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6 Reasons Dual-Language Programs are Growing



Dual language programs, which provide instruction in both English and a second language (typically Spanish), are flourishing in elementary schools across the country. It is estimated that almost 2000 programs exist today, a sharp increase from 2000 when there were only 260 programs nationwide.


Why is the dual language movement growing so rapidly? As educators and law makers try to address the growing ELL (English Language Learner) population while simultaneously preparing all students for an increasingly multilingual world, dual language programs have offered a solution for both native English speakers and those learning the language.


Here are 6 reasons Dual Language programs are rising in popularity:


1. Dual Language programs can encourage diversity and curb socioeconomic segregation in our schools by drawing students that otherwise may not attend a particular school.


2. They serve a mission to promote biliteracy and positive cross-cultural attitudes in a world that is all-too-often damaged by hostility to diversity.


3. They can help English Language Learners. (ELLs)

Research suggests that dual language programs are effective in closing the achievement gap between English learners and native English speakers. (See the study here) Although English mastery may take longer than their peers in Immersion programs*, the content mastery and likelihood of staying in school is improved for ELLs because dual Language programs put content learning front and center.

In fact, in some states the primary goal of expanding dual language programs is to increase access to them for English language learners.


4. Students come out of school with a marketable and unique skill set they wouldn’t otherwise have had.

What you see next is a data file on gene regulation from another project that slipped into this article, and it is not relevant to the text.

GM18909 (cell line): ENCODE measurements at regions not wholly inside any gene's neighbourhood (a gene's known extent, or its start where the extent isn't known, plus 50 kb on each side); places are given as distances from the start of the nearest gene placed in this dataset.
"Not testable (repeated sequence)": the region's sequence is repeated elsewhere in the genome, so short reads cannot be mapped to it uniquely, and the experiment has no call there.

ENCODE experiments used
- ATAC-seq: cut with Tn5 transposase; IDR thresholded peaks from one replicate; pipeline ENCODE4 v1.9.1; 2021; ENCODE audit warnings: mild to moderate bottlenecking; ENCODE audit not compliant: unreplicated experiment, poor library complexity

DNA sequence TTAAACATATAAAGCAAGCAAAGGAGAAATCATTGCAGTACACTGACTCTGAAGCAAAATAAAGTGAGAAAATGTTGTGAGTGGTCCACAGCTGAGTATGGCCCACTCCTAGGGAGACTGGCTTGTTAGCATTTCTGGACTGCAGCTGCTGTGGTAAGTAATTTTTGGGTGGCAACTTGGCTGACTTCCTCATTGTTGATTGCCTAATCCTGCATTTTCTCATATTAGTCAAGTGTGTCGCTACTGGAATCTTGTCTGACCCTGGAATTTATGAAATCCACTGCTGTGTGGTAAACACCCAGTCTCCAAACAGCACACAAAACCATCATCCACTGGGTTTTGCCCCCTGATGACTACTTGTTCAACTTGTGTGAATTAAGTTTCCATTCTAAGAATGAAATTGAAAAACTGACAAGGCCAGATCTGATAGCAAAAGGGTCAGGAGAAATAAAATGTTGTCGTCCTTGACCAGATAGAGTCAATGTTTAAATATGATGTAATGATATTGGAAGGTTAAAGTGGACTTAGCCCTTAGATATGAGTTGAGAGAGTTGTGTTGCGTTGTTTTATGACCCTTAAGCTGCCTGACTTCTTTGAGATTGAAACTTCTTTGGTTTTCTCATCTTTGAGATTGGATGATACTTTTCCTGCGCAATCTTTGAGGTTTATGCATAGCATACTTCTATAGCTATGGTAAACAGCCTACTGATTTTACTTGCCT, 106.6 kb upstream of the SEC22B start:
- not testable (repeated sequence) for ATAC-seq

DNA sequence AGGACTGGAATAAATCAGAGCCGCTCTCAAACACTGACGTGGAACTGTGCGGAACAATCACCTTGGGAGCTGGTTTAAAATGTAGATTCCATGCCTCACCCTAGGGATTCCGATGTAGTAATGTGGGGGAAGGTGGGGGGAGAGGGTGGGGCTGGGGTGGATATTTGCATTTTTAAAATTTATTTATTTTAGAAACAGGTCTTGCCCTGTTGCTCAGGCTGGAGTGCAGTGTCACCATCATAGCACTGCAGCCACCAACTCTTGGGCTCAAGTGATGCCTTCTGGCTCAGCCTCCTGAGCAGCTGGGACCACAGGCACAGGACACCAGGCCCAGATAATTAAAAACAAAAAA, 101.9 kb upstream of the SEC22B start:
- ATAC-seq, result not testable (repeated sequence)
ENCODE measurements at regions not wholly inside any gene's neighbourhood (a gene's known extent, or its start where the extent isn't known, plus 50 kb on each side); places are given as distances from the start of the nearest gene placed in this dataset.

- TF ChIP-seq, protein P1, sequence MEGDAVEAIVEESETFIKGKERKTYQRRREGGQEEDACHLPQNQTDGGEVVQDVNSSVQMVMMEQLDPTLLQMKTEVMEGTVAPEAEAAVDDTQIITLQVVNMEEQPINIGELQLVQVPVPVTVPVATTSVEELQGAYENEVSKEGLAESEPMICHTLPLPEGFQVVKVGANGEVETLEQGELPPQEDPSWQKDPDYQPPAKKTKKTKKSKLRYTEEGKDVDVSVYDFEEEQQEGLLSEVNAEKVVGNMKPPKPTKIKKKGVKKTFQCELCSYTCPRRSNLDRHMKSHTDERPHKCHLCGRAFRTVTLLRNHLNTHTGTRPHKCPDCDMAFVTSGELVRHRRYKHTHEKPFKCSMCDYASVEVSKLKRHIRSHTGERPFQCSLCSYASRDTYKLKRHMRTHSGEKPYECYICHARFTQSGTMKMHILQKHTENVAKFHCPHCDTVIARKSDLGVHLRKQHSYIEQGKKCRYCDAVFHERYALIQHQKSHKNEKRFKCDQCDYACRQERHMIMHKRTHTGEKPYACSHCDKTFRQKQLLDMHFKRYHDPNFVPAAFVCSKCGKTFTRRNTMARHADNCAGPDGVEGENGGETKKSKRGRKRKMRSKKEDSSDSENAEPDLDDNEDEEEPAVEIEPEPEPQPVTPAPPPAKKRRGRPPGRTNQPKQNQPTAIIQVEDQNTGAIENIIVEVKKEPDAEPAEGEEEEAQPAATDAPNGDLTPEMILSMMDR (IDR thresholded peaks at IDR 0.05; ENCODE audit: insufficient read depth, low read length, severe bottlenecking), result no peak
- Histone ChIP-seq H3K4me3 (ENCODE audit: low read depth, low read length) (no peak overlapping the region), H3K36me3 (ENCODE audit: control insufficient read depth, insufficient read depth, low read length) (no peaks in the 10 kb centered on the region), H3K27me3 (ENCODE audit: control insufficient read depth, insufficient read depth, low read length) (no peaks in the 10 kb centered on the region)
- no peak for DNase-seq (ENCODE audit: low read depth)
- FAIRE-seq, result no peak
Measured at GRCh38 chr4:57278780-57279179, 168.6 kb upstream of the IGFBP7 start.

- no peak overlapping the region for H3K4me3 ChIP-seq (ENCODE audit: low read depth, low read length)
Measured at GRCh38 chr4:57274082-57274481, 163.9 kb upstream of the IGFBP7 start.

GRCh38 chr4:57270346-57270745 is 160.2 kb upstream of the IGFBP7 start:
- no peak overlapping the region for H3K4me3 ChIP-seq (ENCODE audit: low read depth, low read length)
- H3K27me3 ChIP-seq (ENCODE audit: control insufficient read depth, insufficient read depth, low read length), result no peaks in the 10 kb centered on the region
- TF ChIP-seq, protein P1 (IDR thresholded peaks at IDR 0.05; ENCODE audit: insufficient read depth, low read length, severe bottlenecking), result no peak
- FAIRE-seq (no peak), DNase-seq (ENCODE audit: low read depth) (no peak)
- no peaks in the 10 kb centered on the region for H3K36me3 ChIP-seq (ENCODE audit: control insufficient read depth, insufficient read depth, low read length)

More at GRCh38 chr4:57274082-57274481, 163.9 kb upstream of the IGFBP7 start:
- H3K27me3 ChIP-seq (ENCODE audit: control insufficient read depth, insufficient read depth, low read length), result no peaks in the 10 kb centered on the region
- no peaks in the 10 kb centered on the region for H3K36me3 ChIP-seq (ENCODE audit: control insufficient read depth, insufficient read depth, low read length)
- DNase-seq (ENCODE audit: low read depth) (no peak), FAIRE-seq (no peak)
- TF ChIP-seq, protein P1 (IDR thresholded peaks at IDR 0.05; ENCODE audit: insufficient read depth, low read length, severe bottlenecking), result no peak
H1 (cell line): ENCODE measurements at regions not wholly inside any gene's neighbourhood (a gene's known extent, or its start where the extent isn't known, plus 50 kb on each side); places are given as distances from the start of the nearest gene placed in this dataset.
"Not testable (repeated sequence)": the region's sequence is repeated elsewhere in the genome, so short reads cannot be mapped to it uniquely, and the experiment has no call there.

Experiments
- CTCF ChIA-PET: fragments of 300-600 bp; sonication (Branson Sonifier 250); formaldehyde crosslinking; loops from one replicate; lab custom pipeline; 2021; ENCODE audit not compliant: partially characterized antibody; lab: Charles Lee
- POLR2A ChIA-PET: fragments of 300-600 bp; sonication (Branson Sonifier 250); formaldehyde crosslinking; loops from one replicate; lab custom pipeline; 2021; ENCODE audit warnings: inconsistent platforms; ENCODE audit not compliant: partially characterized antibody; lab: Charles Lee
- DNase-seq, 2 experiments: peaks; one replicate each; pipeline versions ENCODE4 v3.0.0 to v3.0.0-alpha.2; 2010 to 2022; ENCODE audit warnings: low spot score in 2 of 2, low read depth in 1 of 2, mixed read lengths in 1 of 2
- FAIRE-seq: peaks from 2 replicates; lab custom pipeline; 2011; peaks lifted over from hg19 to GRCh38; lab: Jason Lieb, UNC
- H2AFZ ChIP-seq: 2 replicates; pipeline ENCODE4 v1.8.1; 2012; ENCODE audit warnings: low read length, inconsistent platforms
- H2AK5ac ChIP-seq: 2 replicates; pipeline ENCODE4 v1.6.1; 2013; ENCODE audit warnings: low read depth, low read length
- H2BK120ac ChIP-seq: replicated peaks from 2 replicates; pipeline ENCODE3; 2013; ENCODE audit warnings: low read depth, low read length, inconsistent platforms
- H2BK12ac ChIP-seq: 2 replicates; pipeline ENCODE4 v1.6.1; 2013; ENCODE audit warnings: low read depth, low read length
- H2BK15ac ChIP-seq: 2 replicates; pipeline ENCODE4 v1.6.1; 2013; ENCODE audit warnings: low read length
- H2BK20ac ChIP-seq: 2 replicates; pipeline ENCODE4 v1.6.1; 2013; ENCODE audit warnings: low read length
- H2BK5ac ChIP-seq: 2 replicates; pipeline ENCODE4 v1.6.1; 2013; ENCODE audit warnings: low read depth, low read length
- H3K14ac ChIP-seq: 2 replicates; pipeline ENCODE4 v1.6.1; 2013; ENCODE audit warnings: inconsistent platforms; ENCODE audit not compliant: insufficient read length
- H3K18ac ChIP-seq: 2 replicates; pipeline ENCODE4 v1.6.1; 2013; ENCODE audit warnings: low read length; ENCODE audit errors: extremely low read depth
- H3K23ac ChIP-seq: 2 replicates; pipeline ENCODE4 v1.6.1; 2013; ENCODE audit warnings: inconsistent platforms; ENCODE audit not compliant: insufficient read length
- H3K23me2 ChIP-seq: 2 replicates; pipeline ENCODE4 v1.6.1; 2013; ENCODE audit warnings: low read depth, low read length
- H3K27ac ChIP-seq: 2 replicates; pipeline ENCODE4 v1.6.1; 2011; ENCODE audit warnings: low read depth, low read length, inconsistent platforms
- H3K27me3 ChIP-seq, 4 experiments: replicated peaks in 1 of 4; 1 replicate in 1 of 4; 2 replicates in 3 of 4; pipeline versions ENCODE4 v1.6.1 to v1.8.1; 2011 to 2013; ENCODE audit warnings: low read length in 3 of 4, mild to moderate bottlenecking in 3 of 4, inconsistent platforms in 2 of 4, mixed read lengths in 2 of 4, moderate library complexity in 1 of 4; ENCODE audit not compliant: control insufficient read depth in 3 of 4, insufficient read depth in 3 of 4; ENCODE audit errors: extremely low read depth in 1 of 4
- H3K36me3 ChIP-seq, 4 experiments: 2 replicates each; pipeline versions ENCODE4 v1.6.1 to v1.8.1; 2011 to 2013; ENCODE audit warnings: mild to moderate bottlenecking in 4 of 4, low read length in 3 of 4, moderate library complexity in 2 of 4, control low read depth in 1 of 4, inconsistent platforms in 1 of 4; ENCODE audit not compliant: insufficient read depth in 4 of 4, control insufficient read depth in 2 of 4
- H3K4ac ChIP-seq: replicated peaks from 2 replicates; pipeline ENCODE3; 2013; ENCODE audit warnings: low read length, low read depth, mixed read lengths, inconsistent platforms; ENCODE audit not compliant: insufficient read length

“In an international economy, knowledge, and knowledge of language, is power.” – Richard Riley, former Secretary of Education)


5. Even though Structured English Immersion instruction* and Transitional Bilingual Education Models** are controversial, Dual Language models are exempt from the controversy and political side-effects because they serve both English speakers and those learning English.


6. Dual language programs can be cost-effective, in that some schools are able to address the needs of ELLs within the confines of the regular classroom and without English as a second language (ESL) tutors.


If you are a k-3rd grade teacher in an English-Spanish dual language classroom, we would love to share our Safety Smart® en Español programs with you, available free of charge thanks to the support of UL. To learn about our programs (we have 6 that address a variety of health and safety topics) or to request access to the materials, click here: http://healthworldeducation.org/shop/safety-smart/coming-soon-safety-smart-es.


* Structured English Immersion (SEI). Instruction is focused heavily on English grammar, vocabulary, sentence structure, and pronunciation skills. Subjects are taught in English at a student’s level of comprehension. This is now the dominant model in U.S. schools.

** Transitional Bilingual Education (TBE). Students receive instruction in their native language and, increasingly, in English from bilingual teachers.